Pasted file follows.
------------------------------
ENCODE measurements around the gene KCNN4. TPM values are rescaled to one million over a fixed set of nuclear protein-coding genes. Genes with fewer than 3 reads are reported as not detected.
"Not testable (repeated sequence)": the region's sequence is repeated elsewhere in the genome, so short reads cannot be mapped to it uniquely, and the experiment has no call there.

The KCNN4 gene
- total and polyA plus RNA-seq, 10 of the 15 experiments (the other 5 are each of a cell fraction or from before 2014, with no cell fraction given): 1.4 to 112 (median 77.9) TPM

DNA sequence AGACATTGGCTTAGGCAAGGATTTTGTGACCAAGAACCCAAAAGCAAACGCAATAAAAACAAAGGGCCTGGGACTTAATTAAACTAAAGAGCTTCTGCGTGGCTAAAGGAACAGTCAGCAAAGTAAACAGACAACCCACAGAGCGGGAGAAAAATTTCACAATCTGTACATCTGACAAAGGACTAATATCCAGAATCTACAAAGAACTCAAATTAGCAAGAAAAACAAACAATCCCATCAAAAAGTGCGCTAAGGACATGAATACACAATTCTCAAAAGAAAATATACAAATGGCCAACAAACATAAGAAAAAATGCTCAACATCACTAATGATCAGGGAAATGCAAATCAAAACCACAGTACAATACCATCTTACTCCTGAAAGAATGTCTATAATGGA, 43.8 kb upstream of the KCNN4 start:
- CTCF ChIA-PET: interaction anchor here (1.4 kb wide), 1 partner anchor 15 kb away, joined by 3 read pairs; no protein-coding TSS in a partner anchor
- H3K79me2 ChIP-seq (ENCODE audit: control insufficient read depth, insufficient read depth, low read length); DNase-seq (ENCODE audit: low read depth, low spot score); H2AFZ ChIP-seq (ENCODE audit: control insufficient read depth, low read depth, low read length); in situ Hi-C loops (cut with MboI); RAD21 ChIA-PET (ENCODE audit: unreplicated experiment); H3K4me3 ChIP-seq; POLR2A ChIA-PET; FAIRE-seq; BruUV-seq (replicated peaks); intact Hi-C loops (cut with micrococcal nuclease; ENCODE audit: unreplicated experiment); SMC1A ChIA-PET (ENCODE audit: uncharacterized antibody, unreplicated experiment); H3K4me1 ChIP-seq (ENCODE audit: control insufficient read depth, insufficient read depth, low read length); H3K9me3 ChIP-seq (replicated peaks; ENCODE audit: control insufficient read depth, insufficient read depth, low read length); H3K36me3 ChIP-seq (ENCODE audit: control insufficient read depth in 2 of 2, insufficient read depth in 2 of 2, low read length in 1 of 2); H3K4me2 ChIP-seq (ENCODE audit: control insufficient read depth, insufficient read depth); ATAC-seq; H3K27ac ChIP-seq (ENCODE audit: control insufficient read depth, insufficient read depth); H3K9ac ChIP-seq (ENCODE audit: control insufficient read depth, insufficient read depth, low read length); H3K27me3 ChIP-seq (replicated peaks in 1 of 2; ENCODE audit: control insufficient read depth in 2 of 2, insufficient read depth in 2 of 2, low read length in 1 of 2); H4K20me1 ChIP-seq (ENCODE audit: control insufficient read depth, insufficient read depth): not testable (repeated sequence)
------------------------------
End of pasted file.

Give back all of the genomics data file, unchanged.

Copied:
ENCODE measurements around the gene KCNN4. TPM values are rescaled to one million over a fixed set of nuclear protein-coding genes. Genes with fewer than 3 reads are reported as not detected.
"Not testable (repeated sequence)": the region's sequence is repeated elsewhere in the genome, so short reads cannot be mapped to it uniquely, and the experiment has no call there.

The KCNN4 gene
- total and polyA plus RNA-seq, 10 of the 15 experiments (the other 5 are each of a cell fraction or from before 2014, with no cell fraction given): 1.4 to 112 (median 77.9) TPM

DNA sequence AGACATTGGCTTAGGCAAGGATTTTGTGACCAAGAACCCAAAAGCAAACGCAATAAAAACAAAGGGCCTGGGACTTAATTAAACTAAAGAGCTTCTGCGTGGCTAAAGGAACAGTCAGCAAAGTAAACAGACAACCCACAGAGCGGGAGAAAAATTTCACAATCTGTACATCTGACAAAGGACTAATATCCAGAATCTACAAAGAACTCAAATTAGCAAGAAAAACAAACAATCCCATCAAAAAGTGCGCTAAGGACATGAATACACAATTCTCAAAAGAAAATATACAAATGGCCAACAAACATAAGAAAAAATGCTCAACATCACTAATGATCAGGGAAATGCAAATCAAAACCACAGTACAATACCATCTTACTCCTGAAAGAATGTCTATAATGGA, 43.8 kb upstream of the KCNN4 start:
- CTCF ChIA-PET: interaction anchor here (1.4 kb wide), 1 partner anchor 15 kb away, joined by 3 read pairs; no protein-coding TSS in a partner anchor
- H3K79me2 ChIP-seq (ENCODE audit: control insufficient read depth, insufficient read depth, low read length); DNase-seq (ENCODE audit: low read depth, low spot score); H2AFZ ChIP-seq (ENCODE audit: control insufficient read depth, low read depth, low read length); in situ Hi-C loops (cut with MboI); RAD21 ChIA-PET (ENCODE audit: unreplicated experiment); H3K4me3 ChIP-seq; POLR2A ChIA-PET; FAIRE-seq; BruUV-seq (replicated peaks); intact Hi-C loops (cut with micrococcal nuclease; ENCODE audit: unreplicated experiment); SMC1A ChIA-PET (ENCODE audit: uncharacterized antibody, unreplicated experiment); H3K4me1 ChIP-seq (ENCODE audit: control insufficient read depth, insufficient read depth, low read length); H3K9me3 ChIP-seq (replicated peaks; ENCODE audit: control insufficient read depth, insufficient read depth, low read length); H3K36me3 ChIP-seq (ENCODE audit: control insufficient read depth in 2 of 2, insufficient read depth in 2 of 2, low read length in 1 of 2); H3K4me2 ChIP-seq (ENCODE audit: control insufficient read depth, insufficient read depth); ATAC-seq; H3K27ac ChIP-seq (ENCODE audit: control insufficient read depth, insufficient read depth); H3K9ac ChIP-seq (ENCODE audit: control insufficient read depth, insufficient read depth, low read length); H3K27me3 ChIP-seq (replicated peaks in 1 of 2; ENCODE audit: control insufficient read depth in 2 of 2, insufficient read depth in 2 of 2, low read length in 1 of 2); H4K20me1 ChIP-seq (ENCODE audit: control insufficient read depth, insufficient read depth): not testable (repeated sequence)